The bill then went to the Senate for its second constitutional procedure. The project was approved in general by the Senate on January 21, day on which it was also given several indications. The following day, the chamber voted again and the bill was approved in particular with these modifications. After that, the bill was sent to the Chamber of Deputies, where the modifications were voted on and rejected on January 30th of 2020.

Thus, the bill passed to its Third Constitutional Step through the formation of a Joint Commission, which reached an agreement on the bill. This agreement was voted and approved by both Chambers on March 4, 2020, so it is fully processed and will become a law of the republic.

The project was promulgated by President Sebastián Piñera and published in the Official Gazette on March 24, 2020 through Law 21.216.

The approval of this bill means, in practicality, that gender parity will be ensured both in the composition of the lists and in the final result of elected members in each electoral district.

Thus, we find that, on the one hand, the project establishes that all lists of political parties or independents must be integrated by an equal number of members of each sex, in the case of a district with an even number of seats, or with a maximum difference of one between members of different sex, in the case of a district with an odd number of seats. In addition, it is provided that all lists must be head by a woman, and then the candidates are ordered alternately by sex, i.e., woman, man, woman, man, etc.

On the other hand, the project establishes that the same electoral system that exists for the parliamentary elections will also be applied, which means that the winners are determined based on the proportional system, with the difference that the project includes a correction once the electoral result has been produced to ensure parity.

In this way, once the results are obtained for each electoral district, it will be reviewed that there is indeed an equal distribution of seats, which requires the same number of members of each sex, if the number of seats is even, or a difference of maximum one, if the number of seats is odd.

If parity results are not naturally achieved, the candidates of the over-represented sex will be ranked according to their voting percentages, and the candidate among them who has had the least number of votes will have to give up his or her seat to the candidate of his or her political party who follows him or her in number of votes and who belongs to the under-represented sex. If there is no such candidate within their party, the seat will go to the candidate of the underrepresented sex who has the largest number of votes and who is part of their electoral pact.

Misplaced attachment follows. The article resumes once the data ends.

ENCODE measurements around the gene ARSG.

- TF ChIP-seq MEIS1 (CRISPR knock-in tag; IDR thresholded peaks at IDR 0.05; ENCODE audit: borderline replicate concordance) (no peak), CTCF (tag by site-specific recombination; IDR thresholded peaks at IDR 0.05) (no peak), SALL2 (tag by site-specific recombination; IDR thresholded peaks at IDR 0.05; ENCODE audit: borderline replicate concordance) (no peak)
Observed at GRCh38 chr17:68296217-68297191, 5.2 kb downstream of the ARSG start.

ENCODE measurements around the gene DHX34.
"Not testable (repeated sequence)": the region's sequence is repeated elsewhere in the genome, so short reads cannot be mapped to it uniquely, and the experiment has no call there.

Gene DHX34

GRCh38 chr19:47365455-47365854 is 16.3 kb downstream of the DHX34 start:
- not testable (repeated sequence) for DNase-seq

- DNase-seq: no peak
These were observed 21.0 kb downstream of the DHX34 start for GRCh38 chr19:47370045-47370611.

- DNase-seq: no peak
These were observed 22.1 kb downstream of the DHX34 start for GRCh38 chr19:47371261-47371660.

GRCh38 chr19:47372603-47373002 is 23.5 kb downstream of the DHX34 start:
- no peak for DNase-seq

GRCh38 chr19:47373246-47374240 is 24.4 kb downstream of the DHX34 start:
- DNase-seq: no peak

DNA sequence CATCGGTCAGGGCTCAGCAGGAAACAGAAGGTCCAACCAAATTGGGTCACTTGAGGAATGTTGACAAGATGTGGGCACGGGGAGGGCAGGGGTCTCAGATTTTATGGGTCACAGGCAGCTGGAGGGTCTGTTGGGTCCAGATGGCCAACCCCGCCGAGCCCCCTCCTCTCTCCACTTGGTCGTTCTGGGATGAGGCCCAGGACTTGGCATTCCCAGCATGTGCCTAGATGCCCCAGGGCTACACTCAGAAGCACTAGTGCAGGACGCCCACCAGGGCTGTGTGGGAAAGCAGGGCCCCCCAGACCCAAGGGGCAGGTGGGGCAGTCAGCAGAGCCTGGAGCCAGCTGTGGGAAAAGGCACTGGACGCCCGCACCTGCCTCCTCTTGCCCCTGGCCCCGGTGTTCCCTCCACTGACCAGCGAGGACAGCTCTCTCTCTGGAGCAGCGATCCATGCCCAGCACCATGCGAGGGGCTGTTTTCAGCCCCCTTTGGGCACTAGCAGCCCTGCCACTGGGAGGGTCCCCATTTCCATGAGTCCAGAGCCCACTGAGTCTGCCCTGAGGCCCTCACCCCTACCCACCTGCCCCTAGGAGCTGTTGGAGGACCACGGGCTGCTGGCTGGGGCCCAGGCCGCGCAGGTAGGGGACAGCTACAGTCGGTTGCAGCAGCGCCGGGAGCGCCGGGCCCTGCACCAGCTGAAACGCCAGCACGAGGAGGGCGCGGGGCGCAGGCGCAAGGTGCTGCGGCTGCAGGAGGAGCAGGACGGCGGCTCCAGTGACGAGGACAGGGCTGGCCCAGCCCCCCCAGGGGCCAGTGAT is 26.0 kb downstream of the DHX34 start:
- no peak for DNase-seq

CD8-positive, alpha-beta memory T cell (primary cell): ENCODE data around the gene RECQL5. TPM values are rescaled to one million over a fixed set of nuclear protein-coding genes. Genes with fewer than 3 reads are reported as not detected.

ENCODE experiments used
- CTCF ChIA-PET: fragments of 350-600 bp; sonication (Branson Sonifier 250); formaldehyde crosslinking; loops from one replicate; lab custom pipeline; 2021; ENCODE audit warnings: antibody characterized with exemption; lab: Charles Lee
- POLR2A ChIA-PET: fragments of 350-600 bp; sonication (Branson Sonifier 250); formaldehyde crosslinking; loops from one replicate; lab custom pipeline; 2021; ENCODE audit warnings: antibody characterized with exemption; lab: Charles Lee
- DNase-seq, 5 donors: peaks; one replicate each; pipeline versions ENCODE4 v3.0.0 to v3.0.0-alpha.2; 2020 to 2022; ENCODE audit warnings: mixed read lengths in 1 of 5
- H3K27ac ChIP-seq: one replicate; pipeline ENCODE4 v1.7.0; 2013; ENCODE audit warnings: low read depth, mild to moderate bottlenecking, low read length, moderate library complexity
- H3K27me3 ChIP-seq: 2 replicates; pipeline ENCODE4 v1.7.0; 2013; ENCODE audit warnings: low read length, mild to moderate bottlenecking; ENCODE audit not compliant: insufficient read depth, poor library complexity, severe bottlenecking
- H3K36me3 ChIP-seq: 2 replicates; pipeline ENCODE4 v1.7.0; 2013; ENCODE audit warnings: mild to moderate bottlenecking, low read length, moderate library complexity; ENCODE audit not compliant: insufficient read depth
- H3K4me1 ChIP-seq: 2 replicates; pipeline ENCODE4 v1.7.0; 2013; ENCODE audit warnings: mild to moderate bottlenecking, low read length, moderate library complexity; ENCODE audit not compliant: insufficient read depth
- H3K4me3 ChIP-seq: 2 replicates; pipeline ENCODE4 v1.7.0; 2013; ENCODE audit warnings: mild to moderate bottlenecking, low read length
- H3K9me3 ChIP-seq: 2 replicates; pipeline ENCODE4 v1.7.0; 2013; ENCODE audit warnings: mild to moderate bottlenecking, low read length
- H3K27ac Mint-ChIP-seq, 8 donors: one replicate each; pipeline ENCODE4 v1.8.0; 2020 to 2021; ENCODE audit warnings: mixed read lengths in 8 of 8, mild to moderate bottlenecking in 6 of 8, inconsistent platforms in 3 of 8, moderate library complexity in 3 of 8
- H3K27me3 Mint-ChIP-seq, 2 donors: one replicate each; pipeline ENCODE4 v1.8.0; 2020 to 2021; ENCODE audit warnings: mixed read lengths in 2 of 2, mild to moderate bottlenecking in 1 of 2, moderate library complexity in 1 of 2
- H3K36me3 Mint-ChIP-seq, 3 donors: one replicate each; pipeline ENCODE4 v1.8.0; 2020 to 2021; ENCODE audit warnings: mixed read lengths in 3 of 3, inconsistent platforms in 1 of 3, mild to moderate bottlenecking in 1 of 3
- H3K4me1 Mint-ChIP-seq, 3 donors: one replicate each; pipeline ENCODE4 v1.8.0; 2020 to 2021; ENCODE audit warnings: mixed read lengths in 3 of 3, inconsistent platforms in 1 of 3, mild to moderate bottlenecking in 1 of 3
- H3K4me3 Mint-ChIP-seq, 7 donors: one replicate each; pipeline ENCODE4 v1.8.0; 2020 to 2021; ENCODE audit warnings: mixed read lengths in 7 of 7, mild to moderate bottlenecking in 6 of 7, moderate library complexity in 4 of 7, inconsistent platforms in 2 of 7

It is important to mention that no reallocation will be made with regard to those independents who are elected and who are not part of a list. However, they will be considered for the purpose of establishing the compliance with the minimum parity or difference between sexes established by law.

Finally, the determination of what would happen if the Joint Convention option were to win is still pending, since it has not yet been established how the parliamentarians would be integrated into the constituent convention.

b) With regard to the bill on reserved seats for indigenous peoples in the constituent body.

This bill was approved in general and in particular by a vote in the Chamber of Deputies on 19 December 2019

It is currently in the Senate Constitution Committee, awaiting its second constitutional procedure.

V. Enactment and publication of the Constitutional Reform Proposal.

On December 24, 2019, Law No. 21,200 was published in the Official Gazette, which “Modifies Chapter XV of the Political Constitution of the Republic” after being promulgated by the President of the Republic on December 23.

With the above, the Proposal of Constitutional Reform was transformed into a Law of the Republic whose effects introduce the modifications that were required in our current Constitution in order to carry out the plebiscite of entry in April 2020 and eventually the realization of the rest of the constituent process, in case the idea of a New Constitution is approved. In addition, with the approval of the bill establishing gender equity, it has been established that, should the approval option win, parity in the constituent body is guaranteed.

Finally, it remains to wait for the discussions and votes in Congress on the bill establishing seats reserved for indigenous peoples, in order to determine whether that mechanism would be incorporated into the eventual constituent convention.

VI. Date of the plebiscite.

Originally the plebiscite on a New Constitution was going to be held on April 26th, 2020, but due to the health crisis the country is going through as a result of the COVID-19, on March 24th the Congress approved in a final instance the bill that postpones the date of the plebiscite. In this manner, October 25, 2020 was established as the definitive date for the plebiscite.